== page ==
In sharp contrast, the biological paradigm, the paradigm in which Leopold works, starts with altruism, not egoism. Human beings are bonded to their fellows through sympathetic feelings and what David Hume and Adam Smith call the moral sentiments. The prehuman ancestors of Homo sapiens, whose survival and reproductive success greatly depended upon communal living, sympathy, and the other moral sentiments, were strengthened by natural selection and ever more broadly cast through social expansion. With the evolution of the powers of speech and reflection, forms of behavior that accorded with altruistic and social sensibilities were articulated in codes of conduct. As clans merged into tribes, tribes into nations, and so on, such codes were extended to each emergent social whole and its members. Leopold (1949, p. 202) comments that "Ethics, so far studied only by philosophers, is actually a process in ecological evolution." And he alludes to natural selection when he defines an ethic from a biological point of view "as a limitation on freedom of action in the struggle for existence." That he built directly and self-consciously upon this scenario of ethics arising out of community membership, which Darwin had fully articulated in the Descent of Man, therefore, seems certain. To the evolutionary foundation laid by Darwin, Leopold adds crucial material from ecology—the "community concept," especially—in order to erect his land ethic.

In Leopold's (1949, p. 203) own words: "All ethics so far evolved rest upon a single premise: that the individual is a member of a community of interdependent parts." That is Darwin's account of the origin and development of ethics in a nutshell. Ecology "simply enlarges the boundaries of the community to include soils, waters, plants, and animals, or collectively: the land" (p. 204). When this novel ecological insight is added to Darwin's classic evolutionary account of ethics, Leopold believes that the land ethic follows. Therefore, he writes, "A thing is right when it tends to preserve the integrity, stability, and beauty of the biotic community. It is wrong when it tends otherwise" (pp. 224–225).

Most contemporary environmental philosophers follow another path to an environmental ethic. They work well within either deontology or utilitarianism, and proceed to extend ethical standing to nonhuman beings by lowering the qualifications for moral rights or for consideration of interests. "Animal liberation" follows from Bentham's first principles virtually without modification, if we acknowledge that most animals are sentient. And "animal rights" follows from Kant's first principles if we acknowledge that while few, if any, animals may be rational, many have sufficiently robust mental capacities to support claims of rights on their behalf. Of course, animal welfare ethics are not the same as environmental ethics. But, taking the next step along these parallel paths, other philosophers have variously argued that all things having interests, broadly construed, or goods of their own—that is, all living beings—deserve, if not rights, then either dutiful respect (according to the deontologists) or moral consideration (according to the utilitarians).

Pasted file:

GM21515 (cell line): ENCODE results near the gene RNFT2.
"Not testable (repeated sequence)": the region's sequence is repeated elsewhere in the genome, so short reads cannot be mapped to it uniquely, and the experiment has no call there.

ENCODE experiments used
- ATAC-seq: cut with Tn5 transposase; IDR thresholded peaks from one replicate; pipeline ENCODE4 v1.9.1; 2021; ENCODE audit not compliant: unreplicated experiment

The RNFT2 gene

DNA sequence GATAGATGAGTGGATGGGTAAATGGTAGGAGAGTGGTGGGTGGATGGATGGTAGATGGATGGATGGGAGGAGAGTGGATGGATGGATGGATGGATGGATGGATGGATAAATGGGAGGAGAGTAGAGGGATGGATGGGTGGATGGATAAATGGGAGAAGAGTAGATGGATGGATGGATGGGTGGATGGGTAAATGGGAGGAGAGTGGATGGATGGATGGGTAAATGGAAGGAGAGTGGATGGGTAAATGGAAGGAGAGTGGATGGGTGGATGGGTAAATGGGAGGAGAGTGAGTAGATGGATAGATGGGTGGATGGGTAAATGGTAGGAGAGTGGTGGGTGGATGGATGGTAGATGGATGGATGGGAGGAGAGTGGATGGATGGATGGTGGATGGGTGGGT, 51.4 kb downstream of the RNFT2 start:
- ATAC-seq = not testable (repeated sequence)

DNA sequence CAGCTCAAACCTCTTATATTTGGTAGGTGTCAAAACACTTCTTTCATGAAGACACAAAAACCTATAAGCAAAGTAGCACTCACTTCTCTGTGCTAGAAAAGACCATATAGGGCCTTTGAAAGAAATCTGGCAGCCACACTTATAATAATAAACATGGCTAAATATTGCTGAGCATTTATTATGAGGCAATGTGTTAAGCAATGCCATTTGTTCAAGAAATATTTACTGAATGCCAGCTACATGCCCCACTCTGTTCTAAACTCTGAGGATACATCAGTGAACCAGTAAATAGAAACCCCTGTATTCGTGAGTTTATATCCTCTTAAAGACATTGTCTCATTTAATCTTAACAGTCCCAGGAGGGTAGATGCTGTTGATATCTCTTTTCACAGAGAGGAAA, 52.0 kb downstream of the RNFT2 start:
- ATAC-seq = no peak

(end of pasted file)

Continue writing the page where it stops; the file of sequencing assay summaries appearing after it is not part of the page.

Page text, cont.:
From Facts to Values

To most moral philosophers, the biological paradigm seems to be more a scientific theory about ethics than a normative theory of ethics. And Leopold's facile move from an ecological "is" (that Homo sapiens is a plain member and citizen of the biotic community) to an environmental "ought" (that therefore we ought to preserve the integrity, stability, and beauty of the biotic community) seems to commit the naturalistic fallacy—the fallacy (named by G. E. Moore, but attributed to David Hume) of deducing prescriptive statements about our moral obligations and ethical values exclusively from descriptive statements about the way things in fact are.